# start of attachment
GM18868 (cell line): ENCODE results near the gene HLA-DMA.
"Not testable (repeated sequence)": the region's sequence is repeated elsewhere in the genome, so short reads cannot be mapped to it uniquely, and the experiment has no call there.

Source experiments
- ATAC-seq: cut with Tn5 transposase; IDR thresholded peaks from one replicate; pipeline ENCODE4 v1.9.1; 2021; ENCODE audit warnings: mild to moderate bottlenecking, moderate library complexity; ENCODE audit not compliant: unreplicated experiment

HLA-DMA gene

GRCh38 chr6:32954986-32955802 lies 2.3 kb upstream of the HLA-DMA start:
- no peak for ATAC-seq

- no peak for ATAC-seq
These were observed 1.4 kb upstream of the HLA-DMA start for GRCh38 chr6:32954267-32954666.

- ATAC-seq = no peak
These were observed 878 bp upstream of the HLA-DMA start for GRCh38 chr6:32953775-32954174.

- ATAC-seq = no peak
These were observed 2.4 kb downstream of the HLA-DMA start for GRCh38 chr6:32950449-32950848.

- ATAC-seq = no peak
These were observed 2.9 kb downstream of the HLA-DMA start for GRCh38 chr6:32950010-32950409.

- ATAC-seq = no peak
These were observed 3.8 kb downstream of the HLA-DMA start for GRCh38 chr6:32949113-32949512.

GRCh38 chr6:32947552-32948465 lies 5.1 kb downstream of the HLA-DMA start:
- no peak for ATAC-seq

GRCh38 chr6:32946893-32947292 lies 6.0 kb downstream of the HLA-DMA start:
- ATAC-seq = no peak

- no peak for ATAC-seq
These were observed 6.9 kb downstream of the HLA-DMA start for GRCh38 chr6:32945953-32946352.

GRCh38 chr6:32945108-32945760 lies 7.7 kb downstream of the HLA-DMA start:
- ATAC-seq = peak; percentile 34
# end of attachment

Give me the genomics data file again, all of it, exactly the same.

GM18868 (cell line): ENCODE results near the gene HLA-DMA.
"Not testable (repeated sequence)": the region's sequence is repeated elsewhere in the genome, so short reads cannot be mapped to it uniquely, and the experiment has no call there.

Source experiments
- ATAC-seq: cut with Tn5 transposase; IDR thresholded peaks from one replicate; pipeline ENCODE4 v1.9.1; 2021; ENCODE audit warnings: mild to moderate bottlenecking, moderate library complexity; ENCODE audit not compliant: unreplicated experiment

HLA-DMA gene

GRCh38 chr6:32954986-32955802 lies 2.3 kb upstream of the HLA-DMA start:
- no peak for ATAC-seq

- no peak for ATAC-seq
These were observed 1.4 kb upstream of the HLA-DMA start for GRCh38 chr6:32954267-32954666.

- ATAC-seq = no peak
These were observed 878 bp upstream of the HLA-DMA start for GRCh38 chr6:32953775-32954174.

- ATAC-seq = no peak
These were observed 2.4 kb downstream of the HLA-DMA start for GRCh38 chr6:32950449-32950848.

- ATAC-seq = no peak
These were observed 2.9 kb downstream of the HLA-DMA start for GRCh38 chr6:32950010-32950409.

- ATAC-seq = no peak
These were observed 3.8 kb downstream of the HLA-DMA start for GRCh38 chr6:32949113-32949512.

GRCh38 chr6:32947552-32948465 lies 5.1 kb downstream of the HLA-DMA start:
- no peak for ATAC-seq

GRCh38 chr6:32946893-32947292 lies 6.0 kb downstream of the HLA-DMA start:
- ATAC-seq = no peak

- no peak for ATAC-seq
These were observed 6.9 kb downstream of the HLA-DMA start for GRCh38 chr6:32945953-32946352.

GRCh38 chr6:32945108-32945760 lies 7.7 kb downstream of the HLA-DMA start:
- ATAC-seq = peak; percentile 34